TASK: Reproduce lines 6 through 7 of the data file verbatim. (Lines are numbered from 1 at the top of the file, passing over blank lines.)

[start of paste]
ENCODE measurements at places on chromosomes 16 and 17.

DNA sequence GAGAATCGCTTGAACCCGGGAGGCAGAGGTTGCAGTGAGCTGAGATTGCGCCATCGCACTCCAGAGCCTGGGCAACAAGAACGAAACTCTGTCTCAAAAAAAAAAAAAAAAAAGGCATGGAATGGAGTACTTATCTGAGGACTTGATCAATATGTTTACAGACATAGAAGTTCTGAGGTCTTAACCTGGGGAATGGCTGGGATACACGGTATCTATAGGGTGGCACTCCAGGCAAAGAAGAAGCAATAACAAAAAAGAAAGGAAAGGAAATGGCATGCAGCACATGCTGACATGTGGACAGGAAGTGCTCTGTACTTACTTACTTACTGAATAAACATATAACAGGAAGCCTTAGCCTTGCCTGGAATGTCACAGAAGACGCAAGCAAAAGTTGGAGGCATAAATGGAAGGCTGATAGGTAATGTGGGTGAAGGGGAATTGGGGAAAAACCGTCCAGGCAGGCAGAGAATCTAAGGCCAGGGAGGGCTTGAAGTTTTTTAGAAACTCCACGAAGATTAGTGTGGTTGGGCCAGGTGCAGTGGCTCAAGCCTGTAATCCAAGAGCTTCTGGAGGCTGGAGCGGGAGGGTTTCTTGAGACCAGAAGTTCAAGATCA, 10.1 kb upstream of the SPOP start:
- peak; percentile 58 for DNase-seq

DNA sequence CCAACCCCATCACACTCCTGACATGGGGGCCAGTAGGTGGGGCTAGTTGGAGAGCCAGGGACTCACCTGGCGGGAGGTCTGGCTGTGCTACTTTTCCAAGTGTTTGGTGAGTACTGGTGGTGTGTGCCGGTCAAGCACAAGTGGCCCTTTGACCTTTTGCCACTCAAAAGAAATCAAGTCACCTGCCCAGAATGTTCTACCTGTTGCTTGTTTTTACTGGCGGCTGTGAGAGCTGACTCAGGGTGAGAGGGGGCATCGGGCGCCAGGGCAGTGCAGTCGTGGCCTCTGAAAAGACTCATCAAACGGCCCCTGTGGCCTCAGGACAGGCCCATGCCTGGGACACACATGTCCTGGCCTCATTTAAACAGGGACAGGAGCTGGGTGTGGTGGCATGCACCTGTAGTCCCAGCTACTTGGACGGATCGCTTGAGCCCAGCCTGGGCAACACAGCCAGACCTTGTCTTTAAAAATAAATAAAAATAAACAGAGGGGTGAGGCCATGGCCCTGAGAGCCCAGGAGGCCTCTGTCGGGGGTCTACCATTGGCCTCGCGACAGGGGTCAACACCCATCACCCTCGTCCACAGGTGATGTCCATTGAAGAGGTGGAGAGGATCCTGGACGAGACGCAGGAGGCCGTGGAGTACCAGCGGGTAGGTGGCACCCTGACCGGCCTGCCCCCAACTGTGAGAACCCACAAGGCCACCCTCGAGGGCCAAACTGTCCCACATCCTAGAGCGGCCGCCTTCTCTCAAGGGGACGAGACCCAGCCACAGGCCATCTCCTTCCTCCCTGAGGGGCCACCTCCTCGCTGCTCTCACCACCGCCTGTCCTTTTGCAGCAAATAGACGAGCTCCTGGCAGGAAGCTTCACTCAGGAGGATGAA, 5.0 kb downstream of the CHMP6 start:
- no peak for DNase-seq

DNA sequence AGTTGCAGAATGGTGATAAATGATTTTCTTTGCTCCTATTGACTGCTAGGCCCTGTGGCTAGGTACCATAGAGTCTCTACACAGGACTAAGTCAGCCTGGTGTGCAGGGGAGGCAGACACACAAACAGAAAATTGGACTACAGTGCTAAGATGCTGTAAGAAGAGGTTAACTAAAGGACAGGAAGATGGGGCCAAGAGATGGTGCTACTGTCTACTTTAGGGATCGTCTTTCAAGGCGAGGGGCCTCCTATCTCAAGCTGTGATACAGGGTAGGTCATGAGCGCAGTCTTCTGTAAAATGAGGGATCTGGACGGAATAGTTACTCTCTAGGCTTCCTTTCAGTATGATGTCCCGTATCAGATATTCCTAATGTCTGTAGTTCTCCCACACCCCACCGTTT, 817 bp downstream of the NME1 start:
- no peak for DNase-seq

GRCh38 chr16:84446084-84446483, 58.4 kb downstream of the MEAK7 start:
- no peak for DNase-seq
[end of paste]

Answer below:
DNA sequence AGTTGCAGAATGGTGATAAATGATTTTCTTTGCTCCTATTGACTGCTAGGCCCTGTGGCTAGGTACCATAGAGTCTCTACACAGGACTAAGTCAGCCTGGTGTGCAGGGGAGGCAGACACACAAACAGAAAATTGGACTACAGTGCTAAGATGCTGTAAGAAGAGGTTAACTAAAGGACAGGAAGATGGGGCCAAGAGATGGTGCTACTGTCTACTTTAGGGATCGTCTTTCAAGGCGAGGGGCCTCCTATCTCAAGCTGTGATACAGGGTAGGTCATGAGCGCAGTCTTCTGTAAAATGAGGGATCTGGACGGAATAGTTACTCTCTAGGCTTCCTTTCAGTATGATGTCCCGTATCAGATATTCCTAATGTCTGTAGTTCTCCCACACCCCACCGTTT, 817 bp downstream of the NME1 start:
- no peak for DNase-seq